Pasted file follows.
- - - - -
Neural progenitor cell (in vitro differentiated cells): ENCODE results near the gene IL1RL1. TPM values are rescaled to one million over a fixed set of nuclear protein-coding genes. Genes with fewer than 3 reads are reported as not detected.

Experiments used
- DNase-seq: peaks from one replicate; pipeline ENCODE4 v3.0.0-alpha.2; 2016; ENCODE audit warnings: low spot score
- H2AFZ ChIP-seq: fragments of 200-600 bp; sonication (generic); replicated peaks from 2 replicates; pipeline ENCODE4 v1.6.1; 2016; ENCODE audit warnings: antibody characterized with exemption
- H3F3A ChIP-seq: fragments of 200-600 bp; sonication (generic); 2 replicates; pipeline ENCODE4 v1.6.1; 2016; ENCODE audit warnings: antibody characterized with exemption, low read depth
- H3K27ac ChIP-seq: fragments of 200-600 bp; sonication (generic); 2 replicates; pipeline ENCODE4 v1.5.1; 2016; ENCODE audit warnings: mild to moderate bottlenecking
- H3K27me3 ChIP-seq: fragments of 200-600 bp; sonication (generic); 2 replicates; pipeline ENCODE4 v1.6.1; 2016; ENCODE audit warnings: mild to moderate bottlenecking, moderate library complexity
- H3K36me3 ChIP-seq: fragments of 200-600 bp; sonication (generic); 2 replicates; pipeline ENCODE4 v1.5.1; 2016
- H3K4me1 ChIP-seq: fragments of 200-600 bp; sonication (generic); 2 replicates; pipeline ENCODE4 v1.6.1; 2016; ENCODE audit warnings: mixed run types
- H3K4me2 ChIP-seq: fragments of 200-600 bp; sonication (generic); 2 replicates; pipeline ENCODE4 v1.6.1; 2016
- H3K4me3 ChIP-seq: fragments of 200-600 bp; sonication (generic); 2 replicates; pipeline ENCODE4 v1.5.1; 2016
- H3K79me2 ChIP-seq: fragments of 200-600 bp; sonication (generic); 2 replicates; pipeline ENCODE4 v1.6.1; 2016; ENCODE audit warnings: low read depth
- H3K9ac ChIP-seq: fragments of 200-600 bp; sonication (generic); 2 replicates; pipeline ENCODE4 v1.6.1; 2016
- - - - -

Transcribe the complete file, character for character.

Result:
Neural progenitor cell (in vitro differentiated cells): ENCODE results near the gene IL1RL1. TPM values are rescaled to one million over a fixed set of nuclear protein-coding genes. Genes with fewer than 3 reads are reported as not detected.

Experiments used
- DNase-seq: peaks from one replicate; pipeline ENCODE4 v3.0.0-alpha.2; 2016; ENCODE audit warnings: low spot score
- H2AFZ ChIP-seq: fragments of 200-600 bp; sonication (generic); replicated peaks from 2 replicates; pipeline ENCODE4 v1.6.1; 2016; ENCODE audit warnings: antibody characterized with exemption
- H3F3A ChIP-seq: fragments of 200-600 bp; sonication (generic); 2 replicates; pipeline ENCODE4 v1.6.1; 2016; ENCODE audit warnings: antibody characterized with exemption, low read depth
- H3K27ac ChIP-seq: fragments of 200-600 bp; sonication (generic); 2 replicates; pipeline ENCODE4 v1.5.1; 2016; ENCODE audit warnings: mild to moderate bottlenecking
- H3K27me3 ChIP-seq: fragments of 200-600 bp; sonication (generic); 2 replicates; pipeline ENCODE4 v1.6.1; 2016; ENCODE audit warnings: mild to moderate bottlenecking, moderate library complexity
- H3K36me3 ChIP-seq: fragments of 200-600 bp; sonication (generic); 2 replicates; pipeline ENCODE4 v1.5.1; 2016
- H3K4me1 ChIP-seq: fragments of 200-600 bp; sonication (generic); 2 replicates; pipeline ENCODE4 v1.6.1; 2016; ENCODE audit warnings: mixed run types
- H3K4me2 ChIP-seq: fragments of 200-600 bp; sonication (generic); 2 replicates; pipeline ENCODE4 v1.6.1; 2016
- H3K4me3 ChIP-seq: fragments of 200-600 bp; sonication (generic); 2 replicates; pipeline ENCODE4 v1.5.1; 2016
- H3K79me2 ChIP-seq: fragments of 200-600 bp; sonication (generic); 2 replicates; pipeline ENCODE4 v1.6.1; 2016; ENCODE audit warnings: low read depth
- H3K9ac ChIP-seq: fragments of 200-600 bp; sonication (generic); 2 replicates; pipeline ENCODE4 v1.6.1; 2016